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What does breaking up Big Tech really mean?

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What does breaking up Big Tech really mean?


This past fall, the Federal Trade Commission and 48 state attorneys general filed suit against Facebook, charging it with illegally maintaining a monopoly over the social-networking space “through a years-long course of anticompetitive conduct.” Soon after, the US Department of Justice and 11 state attorneys general filed suit against Google, charging it with illegally maintaining a monopoly over the search and search advertising markets. Apple is currently locked in a civil trial with game developer Epic Games, which is challenging Apple’s control of its App Store on antitrust grounds.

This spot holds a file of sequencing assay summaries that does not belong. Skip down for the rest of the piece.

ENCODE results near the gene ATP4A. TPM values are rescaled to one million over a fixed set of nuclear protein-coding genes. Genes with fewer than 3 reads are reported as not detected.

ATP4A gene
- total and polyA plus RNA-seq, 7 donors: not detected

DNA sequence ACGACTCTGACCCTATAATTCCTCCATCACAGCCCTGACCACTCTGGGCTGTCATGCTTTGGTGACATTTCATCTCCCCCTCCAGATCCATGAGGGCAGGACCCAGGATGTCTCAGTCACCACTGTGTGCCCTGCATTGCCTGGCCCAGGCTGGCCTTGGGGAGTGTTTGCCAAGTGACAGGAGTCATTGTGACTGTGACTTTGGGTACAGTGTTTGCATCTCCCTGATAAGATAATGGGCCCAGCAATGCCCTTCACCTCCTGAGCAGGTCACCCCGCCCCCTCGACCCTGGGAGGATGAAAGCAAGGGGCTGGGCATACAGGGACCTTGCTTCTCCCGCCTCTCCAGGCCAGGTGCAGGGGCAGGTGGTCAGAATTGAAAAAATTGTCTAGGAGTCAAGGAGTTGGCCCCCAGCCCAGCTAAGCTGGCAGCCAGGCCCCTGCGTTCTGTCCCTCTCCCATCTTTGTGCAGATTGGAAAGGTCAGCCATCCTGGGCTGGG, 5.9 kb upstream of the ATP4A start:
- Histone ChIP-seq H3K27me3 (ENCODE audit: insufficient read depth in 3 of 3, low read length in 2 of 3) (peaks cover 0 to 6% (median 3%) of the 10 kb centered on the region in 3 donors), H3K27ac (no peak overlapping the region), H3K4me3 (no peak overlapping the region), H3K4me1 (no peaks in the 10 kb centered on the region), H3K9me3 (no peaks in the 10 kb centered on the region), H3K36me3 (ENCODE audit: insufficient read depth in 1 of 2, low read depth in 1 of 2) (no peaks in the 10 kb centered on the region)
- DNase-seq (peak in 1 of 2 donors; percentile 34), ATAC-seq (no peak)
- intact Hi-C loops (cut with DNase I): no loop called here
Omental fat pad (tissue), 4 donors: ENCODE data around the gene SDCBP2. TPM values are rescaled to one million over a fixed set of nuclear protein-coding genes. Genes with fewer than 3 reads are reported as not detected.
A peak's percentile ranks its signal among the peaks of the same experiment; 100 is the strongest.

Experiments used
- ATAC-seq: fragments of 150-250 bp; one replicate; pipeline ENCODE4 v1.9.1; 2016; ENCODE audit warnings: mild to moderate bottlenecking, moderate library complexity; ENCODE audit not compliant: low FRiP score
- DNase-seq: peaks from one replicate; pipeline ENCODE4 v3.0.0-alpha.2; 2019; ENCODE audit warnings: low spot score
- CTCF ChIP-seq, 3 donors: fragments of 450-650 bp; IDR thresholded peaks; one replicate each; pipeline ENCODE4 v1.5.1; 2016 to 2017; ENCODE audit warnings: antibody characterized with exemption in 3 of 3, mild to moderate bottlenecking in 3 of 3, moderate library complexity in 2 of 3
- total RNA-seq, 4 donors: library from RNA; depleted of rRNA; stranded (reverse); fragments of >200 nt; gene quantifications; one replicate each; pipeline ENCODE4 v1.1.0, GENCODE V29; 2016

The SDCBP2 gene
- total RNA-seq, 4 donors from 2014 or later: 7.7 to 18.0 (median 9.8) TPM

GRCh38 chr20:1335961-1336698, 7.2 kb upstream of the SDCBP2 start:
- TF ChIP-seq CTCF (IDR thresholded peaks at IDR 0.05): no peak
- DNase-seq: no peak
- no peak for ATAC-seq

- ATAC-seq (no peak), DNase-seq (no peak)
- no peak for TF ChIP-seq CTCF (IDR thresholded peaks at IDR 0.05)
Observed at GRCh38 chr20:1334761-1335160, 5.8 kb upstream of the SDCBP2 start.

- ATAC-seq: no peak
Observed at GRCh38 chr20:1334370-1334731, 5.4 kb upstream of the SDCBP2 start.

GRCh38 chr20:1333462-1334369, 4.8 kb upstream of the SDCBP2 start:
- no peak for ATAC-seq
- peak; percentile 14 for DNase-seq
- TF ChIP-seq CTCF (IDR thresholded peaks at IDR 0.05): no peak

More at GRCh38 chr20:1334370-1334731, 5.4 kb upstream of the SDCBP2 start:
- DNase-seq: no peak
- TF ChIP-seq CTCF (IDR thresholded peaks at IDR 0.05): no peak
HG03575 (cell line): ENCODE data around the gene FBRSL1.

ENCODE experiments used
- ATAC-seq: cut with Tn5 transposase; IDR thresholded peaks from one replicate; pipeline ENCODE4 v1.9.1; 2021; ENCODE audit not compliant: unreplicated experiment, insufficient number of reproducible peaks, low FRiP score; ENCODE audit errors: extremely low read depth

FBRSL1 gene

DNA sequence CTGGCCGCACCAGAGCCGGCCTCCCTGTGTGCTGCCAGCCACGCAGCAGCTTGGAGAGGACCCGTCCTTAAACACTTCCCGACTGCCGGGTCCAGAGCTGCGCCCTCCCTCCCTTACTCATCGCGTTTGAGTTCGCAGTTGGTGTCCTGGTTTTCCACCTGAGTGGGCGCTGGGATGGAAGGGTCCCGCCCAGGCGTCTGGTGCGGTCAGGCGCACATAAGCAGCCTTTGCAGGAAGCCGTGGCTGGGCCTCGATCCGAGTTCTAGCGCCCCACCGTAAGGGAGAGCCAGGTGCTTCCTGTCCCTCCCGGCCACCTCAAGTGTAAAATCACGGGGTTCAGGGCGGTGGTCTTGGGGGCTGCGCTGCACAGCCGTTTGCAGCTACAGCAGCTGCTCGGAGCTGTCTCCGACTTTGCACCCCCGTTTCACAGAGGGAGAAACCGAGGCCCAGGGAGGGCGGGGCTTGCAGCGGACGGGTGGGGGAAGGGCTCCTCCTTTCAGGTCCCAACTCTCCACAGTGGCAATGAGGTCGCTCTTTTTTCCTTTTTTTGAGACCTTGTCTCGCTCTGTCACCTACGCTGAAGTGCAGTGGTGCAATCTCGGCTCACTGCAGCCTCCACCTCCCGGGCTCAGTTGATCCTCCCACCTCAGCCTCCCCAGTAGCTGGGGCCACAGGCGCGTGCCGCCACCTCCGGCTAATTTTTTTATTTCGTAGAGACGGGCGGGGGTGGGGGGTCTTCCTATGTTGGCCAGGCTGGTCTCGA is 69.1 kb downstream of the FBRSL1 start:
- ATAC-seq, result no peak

Last summer, the US House Judiciary Committee concluded a 19-month investigation into alleged anticompetitive activity by the tech titans. The resulting 450-page report described the companies as “the kinds of monopolies we last saw in the era of oil barons and railroad tycoons” and recommended that the government take action against them. 

It’s easy, of course, to dismiss anything that comes out of Washington or Brussels as political posturing, but in this case that would be a mistake. President Joe Biden has named some of Big Tech’s sharpest and most vocal critics—including Columbia University professor Tim Wu, author of the book The Curse of Bigness, and Lina Khan, who served as special counsel to the Judiciary Committee during its investigation—to important roles in his administration. Europe is putting in place tougher regulations to try to limit Big Tech’s power. And antitrust action, at least with regard to the tech industry, has become that rarest of things: a bipartisan issue in Congress.